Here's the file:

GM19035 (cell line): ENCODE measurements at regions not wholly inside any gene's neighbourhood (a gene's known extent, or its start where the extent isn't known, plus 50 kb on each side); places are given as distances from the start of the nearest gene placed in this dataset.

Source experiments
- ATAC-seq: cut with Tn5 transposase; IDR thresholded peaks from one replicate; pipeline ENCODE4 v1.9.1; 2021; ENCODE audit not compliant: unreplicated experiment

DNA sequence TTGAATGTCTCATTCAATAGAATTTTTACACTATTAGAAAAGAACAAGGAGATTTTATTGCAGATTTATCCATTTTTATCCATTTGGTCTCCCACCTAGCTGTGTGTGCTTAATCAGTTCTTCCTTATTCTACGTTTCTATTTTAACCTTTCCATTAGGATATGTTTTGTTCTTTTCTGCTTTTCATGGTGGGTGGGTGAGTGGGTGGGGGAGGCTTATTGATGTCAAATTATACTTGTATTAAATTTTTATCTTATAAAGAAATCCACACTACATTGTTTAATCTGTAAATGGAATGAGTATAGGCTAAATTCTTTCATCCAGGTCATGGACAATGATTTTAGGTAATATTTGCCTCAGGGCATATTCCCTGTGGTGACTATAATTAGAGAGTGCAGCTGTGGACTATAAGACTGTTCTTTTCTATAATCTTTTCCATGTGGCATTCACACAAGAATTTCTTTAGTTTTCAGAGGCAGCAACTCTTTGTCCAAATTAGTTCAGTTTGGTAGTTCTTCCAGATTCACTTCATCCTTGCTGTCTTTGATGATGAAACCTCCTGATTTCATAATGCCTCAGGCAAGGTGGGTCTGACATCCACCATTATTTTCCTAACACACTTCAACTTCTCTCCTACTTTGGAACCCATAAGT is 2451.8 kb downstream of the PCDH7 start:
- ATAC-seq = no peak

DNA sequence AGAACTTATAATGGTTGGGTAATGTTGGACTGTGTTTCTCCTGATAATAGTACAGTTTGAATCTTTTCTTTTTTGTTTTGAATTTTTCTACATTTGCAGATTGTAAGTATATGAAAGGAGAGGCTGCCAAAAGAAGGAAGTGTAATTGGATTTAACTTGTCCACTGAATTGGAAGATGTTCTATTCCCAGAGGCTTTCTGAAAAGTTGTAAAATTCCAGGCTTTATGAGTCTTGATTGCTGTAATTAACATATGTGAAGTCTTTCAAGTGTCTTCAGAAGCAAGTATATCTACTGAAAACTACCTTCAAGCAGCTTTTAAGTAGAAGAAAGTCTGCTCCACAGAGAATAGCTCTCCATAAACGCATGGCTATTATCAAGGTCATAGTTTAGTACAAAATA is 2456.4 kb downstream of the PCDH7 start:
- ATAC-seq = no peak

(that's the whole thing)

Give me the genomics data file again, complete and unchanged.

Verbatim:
GM19035 (cell line): ENCODE measurements at regions not wholly inside any gene's neighbourhood (a gene's known extent, or its start where the extent isn't known, plus 50 kb on each side); places are given as distances from the start of the nearest gene placed in this dataset.

Source experiments
- ATAC-seq: cut with Tn5 transposase; IDR thresholded peaks from one replicate; pipeline ENCODE4 v1.9.1; 2021; ENCODE audit not compliant: unreplicated experiment

DNA sequence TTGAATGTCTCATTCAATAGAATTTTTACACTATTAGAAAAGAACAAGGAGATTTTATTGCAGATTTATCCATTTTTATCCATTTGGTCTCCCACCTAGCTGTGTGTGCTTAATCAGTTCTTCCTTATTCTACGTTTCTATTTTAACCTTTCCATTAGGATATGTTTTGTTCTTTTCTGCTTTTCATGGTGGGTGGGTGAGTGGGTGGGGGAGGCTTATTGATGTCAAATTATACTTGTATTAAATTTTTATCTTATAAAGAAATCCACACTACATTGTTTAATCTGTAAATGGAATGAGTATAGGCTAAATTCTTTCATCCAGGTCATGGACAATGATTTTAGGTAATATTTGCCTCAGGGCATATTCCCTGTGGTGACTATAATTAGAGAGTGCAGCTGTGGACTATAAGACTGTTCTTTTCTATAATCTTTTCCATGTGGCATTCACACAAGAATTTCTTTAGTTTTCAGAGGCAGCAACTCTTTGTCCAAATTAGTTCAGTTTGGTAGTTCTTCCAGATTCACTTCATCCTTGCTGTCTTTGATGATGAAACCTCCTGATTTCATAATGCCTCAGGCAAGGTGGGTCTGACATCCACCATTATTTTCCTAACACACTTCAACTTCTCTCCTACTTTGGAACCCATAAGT is 2451.8 kb downstream of the PCDH7 start:
- ATAC-seq = no peak

DNA sequence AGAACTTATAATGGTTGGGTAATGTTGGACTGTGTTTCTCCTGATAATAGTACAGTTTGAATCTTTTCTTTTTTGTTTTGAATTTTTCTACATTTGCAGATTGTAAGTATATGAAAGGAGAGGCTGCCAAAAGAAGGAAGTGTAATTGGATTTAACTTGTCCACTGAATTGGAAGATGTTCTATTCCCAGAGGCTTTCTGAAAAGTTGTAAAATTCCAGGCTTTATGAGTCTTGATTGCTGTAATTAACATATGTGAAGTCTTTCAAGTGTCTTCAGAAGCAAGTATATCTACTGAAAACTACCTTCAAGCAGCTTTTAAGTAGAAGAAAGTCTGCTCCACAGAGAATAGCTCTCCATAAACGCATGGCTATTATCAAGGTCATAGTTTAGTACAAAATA is 2456.4 kb downstream of the PCDH7 start:
- ATAC-seq = no peak